Silverwood Theme Park is located in a remote area of Idaho that might best be termed the middle of nowhere. Given that, the size of the car park borders on the astonishing; the place is clearly extremely popular. We arrived within a few minutes of opening yet there must have been at least two thousand cars present in the car park. Interestingly enough the vast majority of the cars in the car park had Washington plates, indicating that the locals have better uses for their time.
The park itself is very reminiscent of Silver Dollar City, albeit without the theming. There are a few areas of shopping that might have been taken from the old west (or, for preference, a Back to the Future movie) but the rides themselves look like what they are; amusement rides placed within landscaped gardens. There is an overpowering sense of relaxation in the park as a whole, particularly evident in the operations of the roller coasters. The three signature rides all have a single train which is loaded with almost painful slowness. It quickly became evident that we'd only get a single ride on each coaster if we wanted to be at our overnight hotel before midnight. One ride was always going to be enough on Corkscrew (#1045) and Tiny Toot, but it would have been easy to spend hours between the two wooden coasters.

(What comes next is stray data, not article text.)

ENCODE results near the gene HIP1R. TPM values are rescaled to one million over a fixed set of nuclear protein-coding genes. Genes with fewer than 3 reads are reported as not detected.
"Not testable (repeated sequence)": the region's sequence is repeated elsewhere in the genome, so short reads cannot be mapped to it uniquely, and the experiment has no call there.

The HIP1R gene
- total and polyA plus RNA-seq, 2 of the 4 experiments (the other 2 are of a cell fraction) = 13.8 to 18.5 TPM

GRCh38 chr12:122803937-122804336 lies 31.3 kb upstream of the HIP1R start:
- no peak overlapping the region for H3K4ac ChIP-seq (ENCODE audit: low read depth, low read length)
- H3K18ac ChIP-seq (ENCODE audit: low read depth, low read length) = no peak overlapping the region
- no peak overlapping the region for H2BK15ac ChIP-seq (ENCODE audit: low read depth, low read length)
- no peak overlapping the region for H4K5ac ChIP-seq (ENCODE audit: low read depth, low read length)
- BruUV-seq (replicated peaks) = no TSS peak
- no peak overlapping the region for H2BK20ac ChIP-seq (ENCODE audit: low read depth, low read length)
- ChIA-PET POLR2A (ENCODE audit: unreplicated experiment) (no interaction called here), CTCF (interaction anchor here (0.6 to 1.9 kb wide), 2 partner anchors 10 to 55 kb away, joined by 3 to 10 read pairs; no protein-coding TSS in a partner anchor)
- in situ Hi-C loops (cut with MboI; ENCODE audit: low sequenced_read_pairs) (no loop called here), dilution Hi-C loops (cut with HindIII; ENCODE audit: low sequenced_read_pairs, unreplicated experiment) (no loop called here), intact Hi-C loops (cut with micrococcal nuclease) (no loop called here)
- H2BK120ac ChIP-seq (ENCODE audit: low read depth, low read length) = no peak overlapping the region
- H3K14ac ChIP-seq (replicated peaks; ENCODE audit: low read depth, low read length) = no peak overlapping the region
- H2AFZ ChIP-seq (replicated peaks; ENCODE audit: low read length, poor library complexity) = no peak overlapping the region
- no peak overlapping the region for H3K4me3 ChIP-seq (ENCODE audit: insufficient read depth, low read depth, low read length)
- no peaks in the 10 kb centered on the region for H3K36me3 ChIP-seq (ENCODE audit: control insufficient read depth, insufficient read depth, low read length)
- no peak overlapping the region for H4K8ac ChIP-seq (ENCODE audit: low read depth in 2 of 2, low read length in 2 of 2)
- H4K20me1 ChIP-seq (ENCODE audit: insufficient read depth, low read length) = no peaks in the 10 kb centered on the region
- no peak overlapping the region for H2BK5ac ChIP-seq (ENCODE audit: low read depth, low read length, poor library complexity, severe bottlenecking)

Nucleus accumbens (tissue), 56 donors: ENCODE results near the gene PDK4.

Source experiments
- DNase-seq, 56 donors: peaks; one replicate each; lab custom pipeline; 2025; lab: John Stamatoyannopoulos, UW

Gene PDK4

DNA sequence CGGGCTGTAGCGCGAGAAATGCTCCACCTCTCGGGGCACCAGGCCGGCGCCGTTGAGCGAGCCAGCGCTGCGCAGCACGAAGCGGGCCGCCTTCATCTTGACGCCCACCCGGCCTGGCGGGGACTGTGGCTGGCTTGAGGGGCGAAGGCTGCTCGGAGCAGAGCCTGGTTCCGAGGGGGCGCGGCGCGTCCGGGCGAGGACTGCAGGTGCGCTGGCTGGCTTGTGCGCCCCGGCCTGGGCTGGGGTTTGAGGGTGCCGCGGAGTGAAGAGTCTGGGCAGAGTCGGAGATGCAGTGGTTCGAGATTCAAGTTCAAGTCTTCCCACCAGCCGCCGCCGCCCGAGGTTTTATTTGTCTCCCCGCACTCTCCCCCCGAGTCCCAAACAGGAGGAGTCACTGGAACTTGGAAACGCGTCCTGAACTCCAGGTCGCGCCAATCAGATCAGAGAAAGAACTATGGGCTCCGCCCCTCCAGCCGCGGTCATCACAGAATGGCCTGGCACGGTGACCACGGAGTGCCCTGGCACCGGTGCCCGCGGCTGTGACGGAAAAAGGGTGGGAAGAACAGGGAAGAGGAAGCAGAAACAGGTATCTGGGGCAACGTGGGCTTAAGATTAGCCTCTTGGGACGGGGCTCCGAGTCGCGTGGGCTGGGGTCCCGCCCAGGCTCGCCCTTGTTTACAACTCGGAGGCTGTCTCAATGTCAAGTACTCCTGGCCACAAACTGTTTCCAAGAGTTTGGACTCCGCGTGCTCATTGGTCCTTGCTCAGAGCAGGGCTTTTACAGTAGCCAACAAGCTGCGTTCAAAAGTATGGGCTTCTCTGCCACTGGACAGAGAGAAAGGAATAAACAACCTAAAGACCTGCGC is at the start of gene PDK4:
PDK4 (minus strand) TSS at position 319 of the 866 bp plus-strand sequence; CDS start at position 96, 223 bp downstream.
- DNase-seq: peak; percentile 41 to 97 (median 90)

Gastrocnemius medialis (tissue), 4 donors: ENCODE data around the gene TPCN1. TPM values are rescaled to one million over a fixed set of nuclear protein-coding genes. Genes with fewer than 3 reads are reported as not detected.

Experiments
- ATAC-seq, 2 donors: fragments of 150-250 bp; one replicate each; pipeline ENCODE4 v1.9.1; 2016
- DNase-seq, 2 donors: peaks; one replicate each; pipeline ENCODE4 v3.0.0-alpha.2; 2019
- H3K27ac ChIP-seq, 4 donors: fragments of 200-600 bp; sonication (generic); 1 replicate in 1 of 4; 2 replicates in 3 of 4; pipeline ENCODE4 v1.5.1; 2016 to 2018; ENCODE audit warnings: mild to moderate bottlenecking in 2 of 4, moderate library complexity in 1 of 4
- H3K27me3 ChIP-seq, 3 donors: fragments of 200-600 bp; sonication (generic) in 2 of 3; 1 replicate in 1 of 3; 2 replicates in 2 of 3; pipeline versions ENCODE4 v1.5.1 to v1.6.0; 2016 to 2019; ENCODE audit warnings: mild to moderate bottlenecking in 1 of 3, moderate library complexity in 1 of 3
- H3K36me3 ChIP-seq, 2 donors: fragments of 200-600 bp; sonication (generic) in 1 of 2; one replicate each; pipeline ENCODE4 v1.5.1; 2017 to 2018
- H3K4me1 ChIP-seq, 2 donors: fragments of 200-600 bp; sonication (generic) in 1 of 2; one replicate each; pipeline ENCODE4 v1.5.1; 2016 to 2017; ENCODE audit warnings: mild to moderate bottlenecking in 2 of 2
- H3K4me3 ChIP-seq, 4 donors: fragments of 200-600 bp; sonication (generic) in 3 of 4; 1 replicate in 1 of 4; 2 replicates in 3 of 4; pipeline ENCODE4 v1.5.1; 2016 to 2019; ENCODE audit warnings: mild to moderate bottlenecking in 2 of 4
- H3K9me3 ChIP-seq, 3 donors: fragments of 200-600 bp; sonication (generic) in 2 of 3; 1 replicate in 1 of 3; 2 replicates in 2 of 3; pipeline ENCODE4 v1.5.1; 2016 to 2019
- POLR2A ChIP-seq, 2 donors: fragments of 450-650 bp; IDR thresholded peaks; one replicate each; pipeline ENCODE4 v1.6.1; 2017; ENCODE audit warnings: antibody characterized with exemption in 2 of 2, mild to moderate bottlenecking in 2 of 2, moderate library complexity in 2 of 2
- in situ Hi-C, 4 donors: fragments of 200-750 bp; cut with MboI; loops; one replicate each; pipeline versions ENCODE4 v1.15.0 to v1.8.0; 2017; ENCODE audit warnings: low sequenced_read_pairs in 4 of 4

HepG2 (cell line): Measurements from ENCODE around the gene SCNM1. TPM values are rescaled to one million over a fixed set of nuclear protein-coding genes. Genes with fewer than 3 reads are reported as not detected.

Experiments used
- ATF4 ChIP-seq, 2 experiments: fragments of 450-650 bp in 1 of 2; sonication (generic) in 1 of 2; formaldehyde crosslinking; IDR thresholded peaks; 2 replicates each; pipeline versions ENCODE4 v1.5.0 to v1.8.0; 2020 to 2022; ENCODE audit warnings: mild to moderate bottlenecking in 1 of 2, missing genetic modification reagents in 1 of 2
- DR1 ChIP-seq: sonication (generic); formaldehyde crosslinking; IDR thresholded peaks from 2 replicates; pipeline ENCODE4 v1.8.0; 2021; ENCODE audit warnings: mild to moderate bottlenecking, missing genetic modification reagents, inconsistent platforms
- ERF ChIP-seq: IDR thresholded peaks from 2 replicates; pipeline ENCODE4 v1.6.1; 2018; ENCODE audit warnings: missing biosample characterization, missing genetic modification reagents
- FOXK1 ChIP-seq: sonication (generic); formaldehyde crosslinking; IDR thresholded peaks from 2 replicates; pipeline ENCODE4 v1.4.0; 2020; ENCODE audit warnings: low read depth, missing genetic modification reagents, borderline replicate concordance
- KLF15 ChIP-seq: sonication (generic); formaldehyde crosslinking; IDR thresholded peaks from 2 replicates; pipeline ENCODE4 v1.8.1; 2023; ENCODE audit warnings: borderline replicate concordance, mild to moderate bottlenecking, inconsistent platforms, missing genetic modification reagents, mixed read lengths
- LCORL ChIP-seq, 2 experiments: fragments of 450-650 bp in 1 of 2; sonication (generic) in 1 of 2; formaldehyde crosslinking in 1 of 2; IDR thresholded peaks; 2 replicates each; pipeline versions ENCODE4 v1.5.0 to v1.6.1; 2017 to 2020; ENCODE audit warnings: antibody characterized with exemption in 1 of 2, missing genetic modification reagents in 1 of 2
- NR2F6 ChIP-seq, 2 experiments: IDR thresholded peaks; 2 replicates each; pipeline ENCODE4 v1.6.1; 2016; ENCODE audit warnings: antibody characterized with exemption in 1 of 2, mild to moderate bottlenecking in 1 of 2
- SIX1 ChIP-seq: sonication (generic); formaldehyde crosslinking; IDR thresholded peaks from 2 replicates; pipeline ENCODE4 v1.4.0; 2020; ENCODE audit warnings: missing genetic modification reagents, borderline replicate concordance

George was particularly taken with Tremors (#1046), a lively twister design with several tunnels. My own experience was pretty jarring, though, making me wonder whether it is time for a bit of track replacement in places; it wouldn't take much for this to be a top ten coaster. The layout was particularly gripping, with an emphasis on maintaining the overall ride pace while still providing some excellent vantage points for onlookers. There was only one dead spot on the whole ride, where the train crests a hill slowly just before the final tunnel. The momentum is lost just long enough for riders to catch their breath ahead of the last ten seconds of coaster.
The maintenance appears to have been better on Timber Terror (#1047), which felt a lot like a shortened version of Shivering Timbers. It is a relatively gentle wood coaster with some wonderful floating moments over the hills. These are accentuated by the buzz-bar restraints on the train, which keep riders in the train while allowing them to experience the weightlessness to the full. The voice over in the station lists this ride as the premier wooden coaster in the park, and while that probably refers to age I'd argue it applies too to quality. Having said that there'd be very little between them if both coasters were in as-new condition.
There are very few parks with a solid one-two punch of wooden coasters; Holiday World is the obvious example, and Indiana Beach is a personal favourite of mine. I'd like to nominate Silverwood as a third park in that list; it is an absolute gem, and well worth driving several hours for.